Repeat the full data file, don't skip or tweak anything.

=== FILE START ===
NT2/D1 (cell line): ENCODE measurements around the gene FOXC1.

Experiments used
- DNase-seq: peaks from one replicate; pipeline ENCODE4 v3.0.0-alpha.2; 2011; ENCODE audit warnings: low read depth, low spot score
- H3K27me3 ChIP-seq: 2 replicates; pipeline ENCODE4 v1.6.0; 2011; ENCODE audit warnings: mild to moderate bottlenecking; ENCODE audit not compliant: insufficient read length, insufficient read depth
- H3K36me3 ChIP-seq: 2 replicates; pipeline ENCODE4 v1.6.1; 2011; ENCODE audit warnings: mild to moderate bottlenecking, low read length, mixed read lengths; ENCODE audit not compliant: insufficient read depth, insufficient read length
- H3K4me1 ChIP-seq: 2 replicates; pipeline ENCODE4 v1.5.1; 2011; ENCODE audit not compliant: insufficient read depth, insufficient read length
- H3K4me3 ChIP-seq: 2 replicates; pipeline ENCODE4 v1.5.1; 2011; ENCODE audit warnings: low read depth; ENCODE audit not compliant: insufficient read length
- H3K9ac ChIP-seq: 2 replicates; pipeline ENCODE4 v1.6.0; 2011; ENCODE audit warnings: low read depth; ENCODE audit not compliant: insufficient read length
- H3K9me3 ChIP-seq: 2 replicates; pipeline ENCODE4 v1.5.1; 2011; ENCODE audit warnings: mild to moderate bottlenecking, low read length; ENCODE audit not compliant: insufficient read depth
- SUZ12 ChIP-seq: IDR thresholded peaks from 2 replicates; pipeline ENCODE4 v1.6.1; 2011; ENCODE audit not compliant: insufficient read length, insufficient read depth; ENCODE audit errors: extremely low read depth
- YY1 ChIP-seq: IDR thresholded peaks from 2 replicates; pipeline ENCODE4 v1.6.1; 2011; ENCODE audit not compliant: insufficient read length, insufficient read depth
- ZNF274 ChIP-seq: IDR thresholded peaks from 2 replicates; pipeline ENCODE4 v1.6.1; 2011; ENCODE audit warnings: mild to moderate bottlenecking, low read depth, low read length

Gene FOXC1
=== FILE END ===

NT2/D1 (cell line): ENCODE measurements around the gene FOXC1.

Experiments used
- DNase-seq: peaks from one replicate; pipeline ENCODE4 v3.0.0-alpha.2; 2011; ENCODE audit warnings: low read depth, low spot score
- H3K27me3 ChIP-seq: 2 replicates; pipeline ENCODE4 v1.6.0; 2011; ENCODE audit warnings: mild to moderate bottlenecking; ENCODE audit not compliant: insufficient read length, insufficient read depth
- H3K36me3 ChIP-seq: 2 replicates; pipeline ENCODE4 v1.6.1; 2011; ENCODE audit warnings: mild to moderate bottlenecking, low read length, mixed read lengths; ENCODE audit not compliant: insufficient read depth, insufficient read length
- H3K4me1 ChIP-seq: 2 replicates; pipeline ENCODE4 v1.5.1; 2011; ENCODE audit not compliant: insufficient read depth, insufficient read length
- H3K4me3 ChIP-seq: 2 replicates; pipeline ENCODE4 v1.5.1; 2011; ENCODE audit warnings: low read depth; ENCODE audit not compliant: insufficient read length
- H3K9ac ChIP-seq: 2 replicates; pipeline ENCODE4 v1.6.0; 2011; ENCODE audit warnings: low read depth; ENCODE audit not compliant: insufficient read length
- H3K9me3 ChIP-seq: 2 replicates; pipeline ENCODE4 v1.5.1; 2011; ENCODE audit warnings: mild to moderate bottlenecking, low read length; ENCODE audit not compliant: insufficient read depth
- SUZ12 ChIP-seq: IDR thresholded peaks from 2 replicates; pipeline ENCODE4 v1.6.1; 2011; ENCODE audit not compliant: insufficient read length, insufficient read depth; ENCODE audit errors: extremely low read depth
- YY1 ChIP-seq: IDR thresholded peaks from 2 replicates; pipeline ENCODE4 v1.6.1; 2011; ENCODE audit not compliant: insufficient read length, insufficient read depth
- ZNF274 ChIP-seq: IDR thresholded peaks from 2 replicates; pipeline ENCODE4 v1.6.1; 2011; ENCODE audit warnings: mild to moderate bottlenecking, low read depth, low read length

Gene FOXC1